The need for Laser Self-designation Capability (a "Targeting Pod") on the AV-8B was a recognized "lesson learned" following Desert Storm. Yet, the AV-8B remains the only TACAIR asset in the U.S. inventory without such a capability. The lack of this capability contributed to the delayed entry of the AV-8B into Operation Allied Force -- strike assets within minutes of Kosovo airspace but unable to participate because of Air Tasking Order (ATO) Special Instructions (SPIN) requirements for a self-designation capability. The Kosovo Supplemental Appropriation has provided limited funding for an initial buy ($16M for nine LITENING Pods), but additional funding is needed to field a capability sufficient for training and deployment across the entire fleet, $76M for an additional 47 systems.
At the onset of OAF, the Amphibious Ready Group supporting 24 MEU(SOC) held only 27 LGBs. In a high intensity conflict, the total numbers of PGMs available were insufficient to sustain combat operations. Although the AV-8B was one of only two platforms in the operation allowed to drop "iron" bombs on GPS coordinates, integration of the next generation PGMs, the Joint Direct Attack Munitions (JDAM) needs to be incorporated in the AV-8. This weapon provides precision accuracy in virtually all weather conditions, and will preclude many of the weather cancellations that were a factor during combat operations in Kosovo. Additionally, this operation only reinforced sensitivities to collateral damage - - damage that is far more likely in urban environments, particularly when aircraft are primarily dropping large munitions from high altitude. We feel there is a requirement to invest in smaller precision and non-precision weapons (250-500 pound class) that have dual utility in both battlefield and urban environments, with less probability of collateral damage.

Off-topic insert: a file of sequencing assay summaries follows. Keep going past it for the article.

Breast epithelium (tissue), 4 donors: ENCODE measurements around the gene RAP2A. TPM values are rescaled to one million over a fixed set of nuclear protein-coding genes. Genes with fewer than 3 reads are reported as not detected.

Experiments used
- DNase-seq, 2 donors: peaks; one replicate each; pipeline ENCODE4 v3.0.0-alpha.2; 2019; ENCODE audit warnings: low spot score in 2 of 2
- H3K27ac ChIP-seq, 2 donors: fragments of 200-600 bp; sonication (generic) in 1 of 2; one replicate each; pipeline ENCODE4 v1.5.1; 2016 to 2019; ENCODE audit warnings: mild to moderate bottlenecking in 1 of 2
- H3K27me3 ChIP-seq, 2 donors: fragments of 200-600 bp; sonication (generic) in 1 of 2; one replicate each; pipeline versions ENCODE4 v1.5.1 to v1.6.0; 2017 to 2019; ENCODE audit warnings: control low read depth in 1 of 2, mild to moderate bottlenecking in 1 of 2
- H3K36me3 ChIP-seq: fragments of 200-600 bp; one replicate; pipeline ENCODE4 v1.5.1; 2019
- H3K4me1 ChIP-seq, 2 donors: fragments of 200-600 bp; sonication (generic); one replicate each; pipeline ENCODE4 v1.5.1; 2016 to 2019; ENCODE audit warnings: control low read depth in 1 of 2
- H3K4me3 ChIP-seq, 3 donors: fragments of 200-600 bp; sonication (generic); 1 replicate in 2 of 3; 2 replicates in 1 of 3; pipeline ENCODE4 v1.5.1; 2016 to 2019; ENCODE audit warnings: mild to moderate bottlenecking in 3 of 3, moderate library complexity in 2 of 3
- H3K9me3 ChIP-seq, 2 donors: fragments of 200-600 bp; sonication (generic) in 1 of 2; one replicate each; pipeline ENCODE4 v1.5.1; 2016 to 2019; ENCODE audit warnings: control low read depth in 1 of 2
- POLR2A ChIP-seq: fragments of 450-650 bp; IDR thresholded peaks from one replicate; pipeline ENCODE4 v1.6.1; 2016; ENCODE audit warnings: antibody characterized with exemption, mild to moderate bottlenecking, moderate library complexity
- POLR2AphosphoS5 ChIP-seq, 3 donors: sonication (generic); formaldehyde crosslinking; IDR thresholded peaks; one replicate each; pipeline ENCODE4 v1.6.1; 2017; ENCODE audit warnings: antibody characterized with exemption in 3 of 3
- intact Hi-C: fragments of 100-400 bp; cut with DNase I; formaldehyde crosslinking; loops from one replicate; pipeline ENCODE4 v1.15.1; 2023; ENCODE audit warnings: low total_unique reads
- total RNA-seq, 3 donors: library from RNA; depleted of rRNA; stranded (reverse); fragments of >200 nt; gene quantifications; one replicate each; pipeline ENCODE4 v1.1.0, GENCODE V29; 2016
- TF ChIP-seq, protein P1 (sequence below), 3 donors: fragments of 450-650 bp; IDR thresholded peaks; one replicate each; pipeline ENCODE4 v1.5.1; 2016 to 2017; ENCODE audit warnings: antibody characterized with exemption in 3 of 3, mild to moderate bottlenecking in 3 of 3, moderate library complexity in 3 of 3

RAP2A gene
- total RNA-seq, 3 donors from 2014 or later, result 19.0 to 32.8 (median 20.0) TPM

Our experience during OAF was that strike capability against time-critical or fleeting targets in a dynamic environment remains modest. We only scratched the surface of the sensor-to-shooter equation. As the military forges ahead to expand this capability, all USMC strike aircraft must have communications and datalink capabilities in order to be fully interoperable with Joint and Combined operations.